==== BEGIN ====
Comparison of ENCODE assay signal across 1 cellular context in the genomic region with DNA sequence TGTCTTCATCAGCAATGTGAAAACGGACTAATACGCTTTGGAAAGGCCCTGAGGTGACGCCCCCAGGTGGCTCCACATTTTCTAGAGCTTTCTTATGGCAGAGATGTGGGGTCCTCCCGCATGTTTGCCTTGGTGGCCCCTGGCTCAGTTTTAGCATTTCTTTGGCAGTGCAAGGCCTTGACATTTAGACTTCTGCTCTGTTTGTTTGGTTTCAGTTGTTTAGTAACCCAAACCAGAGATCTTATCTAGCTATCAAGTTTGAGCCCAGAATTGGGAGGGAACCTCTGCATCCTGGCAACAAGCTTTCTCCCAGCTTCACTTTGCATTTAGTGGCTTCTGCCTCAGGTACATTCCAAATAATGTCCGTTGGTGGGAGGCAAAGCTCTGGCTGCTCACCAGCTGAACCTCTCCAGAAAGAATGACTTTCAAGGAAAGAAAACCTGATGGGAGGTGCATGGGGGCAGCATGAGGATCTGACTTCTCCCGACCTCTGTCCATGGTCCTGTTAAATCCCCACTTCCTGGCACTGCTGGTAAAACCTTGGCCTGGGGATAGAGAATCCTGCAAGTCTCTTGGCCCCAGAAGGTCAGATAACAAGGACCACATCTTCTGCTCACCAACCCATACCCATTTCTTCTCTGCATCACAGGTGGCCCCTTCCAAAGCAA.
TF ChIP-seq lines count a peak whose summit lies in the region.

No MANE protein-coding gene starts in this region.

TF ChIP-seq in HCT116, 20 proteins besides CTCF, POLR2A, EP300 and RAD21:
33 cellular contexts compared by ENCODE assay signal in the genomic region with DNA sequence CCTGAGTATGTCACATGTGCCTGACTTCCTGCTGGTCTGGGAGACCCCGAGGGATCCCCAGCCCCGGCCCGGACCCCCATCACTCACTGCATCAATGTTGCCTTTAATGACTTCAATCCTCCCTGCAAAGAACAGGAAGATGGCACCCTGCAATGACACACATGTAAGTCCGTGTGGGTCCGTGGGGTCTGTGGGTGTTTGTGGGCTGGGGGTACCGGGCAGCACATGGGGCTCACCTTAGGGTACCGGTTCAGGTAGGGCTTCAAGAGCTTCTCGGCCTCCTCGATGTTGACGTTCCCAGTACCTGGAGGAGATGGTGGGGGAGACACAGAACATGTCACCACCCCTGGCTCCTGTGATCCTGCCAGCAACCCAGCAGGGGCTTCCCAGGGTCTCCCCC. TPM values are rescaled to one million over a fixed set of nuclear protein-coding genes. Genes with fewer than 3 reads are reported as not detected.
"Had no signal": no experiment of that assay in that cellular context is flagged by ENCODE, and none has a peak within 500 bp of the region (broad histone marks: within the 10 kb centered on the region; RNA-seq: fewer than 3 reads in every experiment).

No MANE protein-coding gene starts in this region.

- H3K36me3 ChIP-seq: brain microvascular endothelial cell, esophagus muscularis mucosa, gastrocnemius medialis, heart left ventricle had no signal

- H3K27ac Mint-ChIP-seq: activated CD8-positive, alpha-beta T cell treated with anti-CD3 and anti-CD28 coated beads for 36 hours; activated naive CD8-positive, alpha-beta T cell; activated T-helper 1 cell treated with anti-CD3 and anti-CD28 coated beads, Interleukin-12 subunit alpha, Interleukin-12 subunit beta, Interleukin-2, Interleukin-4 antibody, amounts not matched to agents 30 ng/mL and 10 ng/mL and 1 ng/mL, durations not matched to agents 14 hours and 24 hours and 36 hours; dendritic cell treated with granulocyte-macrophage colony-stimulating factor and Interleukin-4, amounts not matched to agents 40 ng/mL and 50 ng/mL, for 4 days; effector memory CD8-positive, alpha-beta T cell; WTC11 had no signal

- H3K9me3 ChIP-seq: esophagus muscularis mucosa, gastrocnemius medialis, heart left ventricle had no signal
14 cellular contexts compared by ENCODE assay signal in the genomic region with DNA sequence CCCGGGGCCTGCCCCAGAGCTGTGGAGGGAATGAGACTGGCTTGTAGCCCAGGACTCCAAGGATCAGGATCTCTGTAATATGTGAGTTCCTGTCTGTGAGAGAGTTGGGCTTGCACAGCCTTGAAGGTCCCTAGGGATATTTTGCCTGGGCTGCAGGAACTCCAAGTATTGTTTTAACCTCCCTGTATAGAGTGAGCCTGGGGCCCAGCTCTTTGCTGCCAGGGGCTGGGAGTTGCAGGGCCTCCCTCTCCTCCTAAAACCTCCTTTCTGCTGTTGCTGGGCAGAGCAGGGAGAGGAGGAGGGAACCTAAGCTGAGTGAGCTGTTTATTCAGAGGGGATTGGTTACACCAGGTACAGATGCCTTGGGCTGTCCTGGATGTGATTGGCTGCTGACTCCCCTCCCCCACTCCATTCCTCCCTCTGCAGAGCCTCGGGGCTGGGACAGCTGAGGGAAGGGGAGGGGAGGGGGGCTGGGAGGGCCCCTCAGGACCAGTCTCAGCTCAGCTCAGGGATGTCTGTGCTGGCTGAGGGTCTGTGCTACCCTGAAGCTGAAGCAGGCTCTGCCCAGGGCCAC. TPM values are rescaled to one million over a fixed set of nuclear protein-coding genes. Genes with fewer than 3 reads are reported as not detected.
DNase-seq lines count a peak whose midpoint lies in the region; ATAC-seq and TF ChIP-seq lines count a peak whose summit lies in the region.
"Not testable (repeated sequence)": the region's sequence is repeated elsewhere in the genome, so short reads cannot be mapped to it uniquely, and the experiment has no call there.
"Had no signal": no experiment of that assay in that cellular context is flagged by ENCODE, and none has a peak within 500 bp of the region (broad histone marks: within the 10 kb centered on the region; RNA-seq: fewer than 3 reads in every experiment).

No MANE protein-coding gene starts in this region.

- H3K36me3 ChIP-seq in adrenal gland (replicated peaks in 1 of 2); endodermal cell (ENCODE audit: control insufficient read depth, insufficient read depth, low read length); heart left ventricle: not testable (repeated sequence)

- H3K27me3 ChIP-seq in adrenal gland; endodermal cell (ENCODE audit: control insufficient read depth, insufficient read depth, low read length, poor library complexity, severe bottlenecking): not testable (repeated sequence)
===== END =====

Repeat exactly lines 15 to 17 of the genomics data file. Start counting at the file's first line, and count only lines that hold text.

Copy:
No MANE protein-coding gene starts in this region.

- H3K36me3 ChIP-seq in adrenal gland (replicated peaks in 1 of 2); endodermal cell (ENCODE audit: control insufficient read depth, insufficient read depth, low read length); heart left ventricle: not testable (repeated sequence)

- H3K27me3 ChIP-seq in adrenal gland; endodermal cell (ENCODE audit: control insufficient read depth, insufficient read depth, low read length, poor library complexity, severe bottlenecking): not testable (repeated sequence)